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April 29, 2024

Here’s how a once-rundown Portland quarry is being transformed into an upscale Nordic-style spa

HBJ PHOTO | MICHAEL PUFFER Contractor Dean Soucy and his wife, Darlene M. Rice, in 2019 paid $300,000 for a 6.3-acre, rundown former brownstone quarry in Portland. After years of clean up and improvements, they recently sold the property for $2.5 million to a Canadian company planning a unique Nordic spa facility.

A Canadian hospitality company planning to build a chain of Nordic spas in unique settings across the U.S. has paid $2.5 million for a Portland brownstone quarry that dates back to the 1600s.

The 6.3-acre site, at 311 Brownstone Ave., was part of a larger quarry — much of it now flooded and underwater — near the Connecticut River. It was a major supplier of the rich brown sandstone that reached the height of its popularity in the late 1800s.

Major quarry operations shut down after much of the site flooded in the 1930s. A one-man operation quarried one corner for about 18 years until 2012.

Contractor Dean Soucy and his wife, Darlene M. Rice, bought the property in 2019 for $300,000. After spending more than four years reviving the rundown site, they sold it in early April to Pomeroy Lodging.

It was a nice return on investment, but it wasn’t easy money. They spent considerable funds, and even more sweat equity, reviving the rundown and littered site, which is now poised to become a spa facility that will offer a unique hydrotherapy experience.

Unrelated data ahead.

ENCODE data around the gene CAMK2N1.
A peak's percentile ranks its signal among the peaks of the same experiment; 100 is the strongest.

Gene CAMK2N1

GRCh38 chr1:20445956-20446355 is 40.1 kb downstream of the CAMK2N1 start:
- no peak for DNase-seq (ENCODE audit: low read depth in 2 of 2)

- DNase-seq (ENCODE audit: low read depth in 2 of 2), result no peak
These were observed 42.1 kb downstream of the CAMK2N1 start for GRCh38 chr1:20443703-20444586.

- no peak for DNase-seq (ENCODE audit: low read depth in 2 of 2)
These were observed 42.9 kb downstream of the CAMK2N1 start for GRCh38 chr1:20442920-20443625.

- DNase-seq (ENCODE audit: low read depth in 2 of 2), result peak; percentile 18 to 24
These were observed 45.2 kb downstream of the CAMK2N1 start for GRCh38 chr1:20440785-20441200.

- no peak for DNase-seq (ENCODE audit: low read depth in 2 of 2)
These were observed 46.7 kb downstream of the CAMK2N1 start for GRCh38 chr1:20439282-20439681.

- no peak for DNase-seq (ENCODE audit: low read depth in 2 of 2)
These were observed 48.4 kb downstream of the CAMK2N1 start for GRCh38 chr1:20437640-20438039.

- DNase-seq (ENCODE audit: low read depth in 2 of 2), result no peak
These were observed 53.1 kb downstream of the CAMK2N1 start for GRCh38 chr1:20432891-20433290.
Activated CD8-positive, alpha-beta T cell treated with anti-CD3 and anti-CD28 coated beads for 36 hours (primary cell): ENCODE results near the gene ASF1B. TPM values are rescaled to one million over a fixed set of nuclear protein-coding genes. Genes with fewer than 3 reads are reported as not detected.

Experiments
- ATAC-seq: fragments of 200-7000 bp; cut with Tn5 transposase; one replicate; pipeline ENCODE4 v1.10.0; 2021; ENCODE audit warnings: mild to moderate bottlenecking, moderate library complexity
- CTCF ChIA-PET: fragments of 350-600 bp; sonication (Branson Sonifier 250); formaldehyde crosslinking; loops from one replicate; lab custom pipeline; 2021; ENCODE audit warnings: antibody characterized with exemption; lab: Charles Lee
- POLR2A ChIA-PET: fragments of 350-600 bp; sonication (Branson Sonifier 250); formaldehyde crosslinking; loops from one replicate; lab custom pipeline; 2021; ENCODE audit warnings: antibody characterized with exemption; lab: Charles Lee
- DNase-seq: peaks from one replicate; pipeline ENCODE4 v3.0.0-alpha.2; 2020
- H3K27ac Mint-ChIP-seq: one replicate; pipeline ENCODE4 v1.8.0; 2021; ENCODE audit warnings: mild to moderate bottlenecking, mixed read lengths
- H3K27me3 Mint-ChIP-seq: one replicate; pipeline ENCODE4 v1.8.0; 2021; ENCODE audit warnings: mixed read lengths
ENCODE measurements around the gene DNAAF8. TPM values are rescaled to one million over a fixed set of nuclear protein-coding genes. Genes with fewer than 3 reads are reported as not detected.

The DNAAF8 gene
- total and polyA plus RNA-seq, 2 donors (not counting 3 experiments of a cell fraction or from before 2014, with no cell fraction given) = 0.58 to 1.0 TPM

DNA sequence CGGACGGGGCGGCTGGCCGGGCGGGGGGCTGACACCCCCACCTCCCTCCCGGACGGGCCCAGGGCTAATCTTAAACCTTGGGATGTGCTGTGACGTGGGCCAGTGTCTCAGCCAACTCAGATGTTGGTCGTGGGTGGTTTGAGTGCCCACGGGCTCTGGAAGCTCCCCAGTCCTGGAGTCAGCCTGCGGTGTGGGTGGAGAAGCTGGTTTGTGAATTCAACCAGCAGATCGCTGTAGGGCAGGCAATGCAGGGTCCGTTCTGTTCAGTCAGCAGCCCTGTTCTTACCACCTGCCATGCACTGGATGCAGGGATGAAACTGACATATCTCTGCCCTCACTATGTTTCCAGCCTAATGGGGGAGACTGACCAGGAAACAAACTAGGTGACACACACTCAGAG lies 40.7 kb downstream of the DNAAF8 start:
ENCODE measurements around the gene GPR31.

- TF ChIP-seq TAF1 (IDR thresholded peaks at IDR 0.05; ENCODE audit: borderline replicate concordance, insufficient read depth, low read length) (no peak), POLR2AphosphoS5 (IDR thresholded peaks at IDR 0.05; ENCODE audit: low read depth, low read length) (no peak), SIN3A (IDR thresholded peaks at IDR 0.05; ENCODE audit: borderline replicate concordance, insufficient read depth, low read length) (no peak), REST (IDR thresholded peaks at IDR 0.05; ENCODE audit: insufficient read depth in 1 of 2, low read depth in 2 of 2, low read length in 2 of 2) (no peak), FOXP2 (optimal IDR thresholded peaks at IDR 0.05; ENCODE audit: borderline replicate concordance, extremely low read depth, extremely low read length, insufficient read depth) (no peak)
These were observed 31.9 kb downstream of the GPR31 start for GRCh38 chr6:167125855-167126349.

Sweat equity

Soucy said he originally bought the property as a place to park his foundation repair business’ heavy equipment, including bulldozers, an excavator and truck.

The quarry originally listed for $1 million, but the asking price had dropped to $375,000 by the time Soucy went to see it, he said. He offered $300,000 to buy it as-is, with no extensive inspection.

A view of the Portland brownstone quarry site that took years of clean up by contractor Dean Soucy and his wife, Darlene M. Rice.

The property had an open area where he could park his vehicles, but most of it was covered by a mixture of thick brush, thorns and literally tons of garbage, most of which had been pushed over a roughly 50-foot cliff running along a border with neighboring properties. The quarry’s rear was flooded and swamped with water leaching off the cliff sides.

On one of the couple’s early visits, it took them about two hours to fight through the thicket to a point where they could get a clear view of the flooded quarry below.

Despite the wall of brush and garbage, Soucy and Rice were certain they had found a diamond in the rough.

“We were awestruck,” Rice said. “We knew we had something. We just didn’t know what we had.”

Soucy, now 65, shuttered his foundation repair company shortly after the purchase to focus on improving the quarry. The bureaucracy of a state program assisting homeowners with defective foundations had left him frustrated and stressed, he said.

The quarry gave him a passion project on which to focus. Soucy began improving the property without a clear concept or end-goal.